After sustained advocacy from the climbing community during the last several weeks, the Bureau of Land Management (BLM) announced that it has canceled its plans to auction more than 85,000 acres of recreation-rich land around Moab, Utah, for oil and gas leasing.
“We’d like to thank all of the climbers around the country who responded to our call,” says Access Fund executive director, Chris Winter. “This is a big win for the climbing community, and is proof that we’re a powerful force for protecting public lands.”
This past winter, oil and gas companies nominated more than one hundred thousand acres of BLM land across the Moab region, hoping to purchase oil and gas leases for a couple dollars per acre. The majority of the nominated parcels, about 85,000 acres, cleared BLM’s environmental review and were slated to go up for auction in September. Some of Moab’s well-known climbing areas would have been impacted – including Mineral Bottom Road, Hell Roaring Canyon, Spring Canyon, and Lost World Butte.
Access Fund sent out a call to the climbing advocacy community, and more than 5,000 climbers from around the country responded, pressuring the BLM to cancel the auction for leases around Moab which would have jeopardized world-class recreation, the environment, cultural resources, and the local economy.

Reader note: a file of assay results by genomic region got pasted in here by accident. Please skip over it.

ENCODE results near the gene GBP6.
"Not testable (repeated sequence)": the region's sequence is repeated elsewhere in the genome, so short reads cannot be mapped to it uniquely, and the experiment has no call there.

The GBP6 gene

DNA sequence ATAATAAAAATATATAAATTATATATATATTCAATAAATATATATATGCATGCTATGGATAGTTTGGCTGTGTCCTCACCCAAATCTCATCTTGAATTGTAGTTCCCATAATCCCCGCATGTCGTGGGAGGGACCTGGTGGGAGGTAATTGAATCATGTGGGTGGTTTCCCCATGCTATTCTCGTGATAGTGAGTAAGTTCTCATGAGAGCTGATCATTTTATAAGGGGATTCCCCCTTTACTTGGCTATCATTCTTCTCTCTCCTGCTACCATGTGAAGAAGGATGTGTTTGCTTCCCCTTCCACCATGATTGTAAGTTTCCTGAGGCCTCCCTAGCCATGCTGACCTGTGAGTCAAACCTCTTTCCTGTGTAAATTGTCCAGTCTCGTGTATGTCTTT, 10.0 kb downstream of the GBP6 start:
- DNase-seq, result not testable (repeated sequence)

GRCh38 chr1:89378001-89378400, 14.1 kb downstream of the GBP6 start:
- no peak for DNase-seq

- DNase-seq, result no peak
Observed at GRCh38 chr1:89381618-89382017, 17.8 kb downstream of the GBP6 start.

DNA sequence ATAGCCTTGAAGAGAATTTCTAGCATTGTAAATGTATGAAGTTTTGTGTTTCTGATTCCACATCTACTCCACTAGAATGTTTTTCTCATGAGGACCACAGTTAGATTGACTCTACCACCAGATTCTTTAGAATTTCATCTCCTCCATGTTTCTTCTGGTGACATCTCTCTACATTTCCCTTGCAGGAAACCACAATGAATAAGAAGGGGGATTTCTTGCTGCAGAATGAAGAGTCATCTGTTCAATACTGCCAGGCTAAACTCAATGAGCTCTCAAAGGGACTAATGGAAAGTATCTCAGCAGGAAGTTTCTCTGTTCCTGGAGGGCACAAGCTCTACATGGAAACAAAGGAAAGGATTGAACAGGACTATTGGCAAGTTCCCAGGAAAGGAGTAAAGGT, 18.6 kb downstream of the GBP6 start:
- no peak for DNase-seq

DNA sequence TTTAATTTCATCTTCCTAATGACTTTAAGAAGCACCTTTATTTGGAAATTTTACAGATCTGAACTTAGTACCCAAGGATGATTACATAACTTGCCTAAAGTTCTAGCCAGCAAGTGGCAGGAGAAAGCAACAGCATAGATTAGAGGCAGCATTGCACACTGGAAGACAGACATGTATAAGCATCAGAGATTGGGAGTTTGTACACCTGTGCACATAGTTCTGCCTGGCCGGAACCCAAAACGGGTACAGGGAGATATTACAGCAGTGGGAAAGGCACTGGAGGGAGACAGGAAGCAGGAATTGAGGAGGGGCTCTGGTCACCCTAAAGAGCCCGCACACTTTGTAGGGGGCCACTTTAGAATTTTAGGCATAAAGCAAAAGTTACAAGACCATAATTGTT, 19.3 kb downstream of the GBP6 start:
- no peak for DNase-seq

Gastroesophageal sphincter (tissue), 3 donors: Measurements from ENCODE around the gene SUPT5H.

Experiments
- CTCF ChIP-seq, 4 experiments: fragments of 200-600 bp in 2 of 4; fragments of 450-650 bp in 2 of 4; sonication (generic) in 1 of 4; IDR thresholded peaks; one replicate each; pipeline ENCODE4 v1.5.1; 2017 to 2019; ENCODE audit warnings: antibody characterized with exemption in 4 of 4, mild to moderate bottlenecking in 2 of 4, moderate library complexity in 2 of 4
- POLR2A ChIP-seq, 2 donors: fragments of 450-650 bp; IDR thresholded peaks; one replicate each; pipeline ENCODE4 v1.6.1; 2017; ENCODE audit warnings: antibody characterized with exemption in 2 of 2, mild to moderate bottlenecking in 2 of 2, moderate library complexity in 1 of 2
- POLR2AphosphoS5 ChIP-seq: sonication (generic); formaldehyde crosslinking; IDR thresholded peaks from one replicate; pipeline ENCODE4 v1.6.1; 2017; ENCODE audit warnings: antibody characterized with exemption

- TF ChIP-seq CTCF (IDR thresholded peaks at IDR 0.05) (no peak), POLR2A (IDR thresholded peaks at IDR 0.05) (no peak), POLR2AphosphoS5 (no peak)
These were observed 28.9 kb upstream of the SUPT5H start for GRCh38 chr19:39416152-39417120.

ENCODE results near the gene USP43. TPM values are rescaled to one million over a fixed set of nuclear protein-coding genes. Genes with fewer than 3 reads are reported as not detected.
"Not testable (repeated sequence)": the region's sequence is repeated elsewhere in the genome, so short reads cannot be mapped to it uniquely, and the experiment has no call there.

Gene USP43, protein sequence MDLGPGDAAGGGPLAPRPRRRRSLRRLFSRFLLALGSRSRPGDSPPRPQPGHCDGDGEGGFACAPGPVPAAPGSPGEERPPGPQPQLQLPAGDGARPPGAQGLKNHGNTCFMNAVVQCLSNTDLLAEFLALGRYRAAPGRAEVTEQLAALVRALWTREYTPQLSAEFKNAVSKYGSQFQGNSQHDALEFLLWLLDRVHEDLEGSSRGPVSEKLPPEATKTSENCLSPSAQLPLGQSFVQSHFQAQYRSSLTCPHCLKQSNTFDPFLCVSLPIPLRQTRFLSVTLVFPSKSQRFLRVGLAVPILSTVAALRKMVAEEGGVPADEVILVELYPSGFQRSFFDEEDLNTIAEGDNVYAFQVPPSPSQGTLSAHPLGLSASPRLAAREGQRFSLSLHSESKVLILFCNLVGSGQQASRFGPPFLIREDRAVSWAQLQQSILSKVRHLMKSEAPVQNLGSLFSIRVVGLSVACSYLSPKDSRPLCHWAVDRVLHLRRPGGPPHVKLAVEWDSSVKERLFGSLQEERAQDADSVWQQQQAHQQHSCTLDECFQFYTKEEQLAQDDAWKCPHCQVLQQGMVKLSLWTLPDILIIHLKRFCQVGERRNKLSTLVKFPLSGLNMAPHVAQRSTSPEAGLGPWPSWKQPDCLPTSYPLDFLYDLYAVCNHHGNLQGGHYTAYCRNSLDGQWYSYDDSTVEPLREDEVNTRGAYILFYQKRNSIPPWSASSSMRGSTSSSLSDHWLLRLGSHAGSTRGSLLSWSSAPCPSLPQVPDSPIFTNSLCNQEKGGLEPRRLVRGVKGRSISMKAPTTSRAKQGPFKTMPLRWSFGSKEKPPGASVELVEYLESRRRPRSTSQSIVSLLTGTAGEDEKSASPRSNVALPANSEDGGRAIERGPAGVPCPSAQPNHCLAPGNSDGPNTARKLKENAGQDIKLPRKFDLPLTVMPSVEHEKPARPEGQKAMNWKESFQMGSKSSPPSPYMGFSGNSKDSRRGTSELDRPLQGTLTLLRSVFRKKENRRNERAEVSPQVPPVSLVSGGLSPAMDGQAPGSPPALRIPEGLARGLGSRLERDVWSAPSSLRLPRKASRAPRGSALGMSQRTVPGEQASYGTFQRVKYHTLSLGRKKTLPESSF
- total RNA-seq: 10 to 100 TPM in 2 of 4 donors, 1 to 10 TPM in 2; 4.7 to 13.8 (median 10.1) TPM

“This is an important victory for Moab, and we thank the BLM for listening to our concerns about the impacts to recreation,” said Access Fund policy director, Erik Murdock. “But until our country’s antiquated mining and mineral leasing laws are reformed, we’ll continue to fight these battles all across the country. We need to take this fight to Congress and push for critical reforms.”
Although the massive Moab lease auction has been canceled, the BLM still plans to auction a smaller number of leases elsewhere in Utah. The protest period for that auction is set for August 11-21.
The mineral leasing system for America’s public lands, which includes oil and gas development, gives the BLM broad discretion to determine when, where, and how to lease public lands, said the Access Fund.
Access Fund is asking climbers to write to their Congressional representatives and ask them to reform the antiquated laws that allow the BLM broad discretion to lease our favorite climbing, biking, hiking, and camping areas. Take action now.
Photo: Ancestral lands of Núu-agha-tʉvʉ-pʉ̱ (Ute) © D. Scott Clark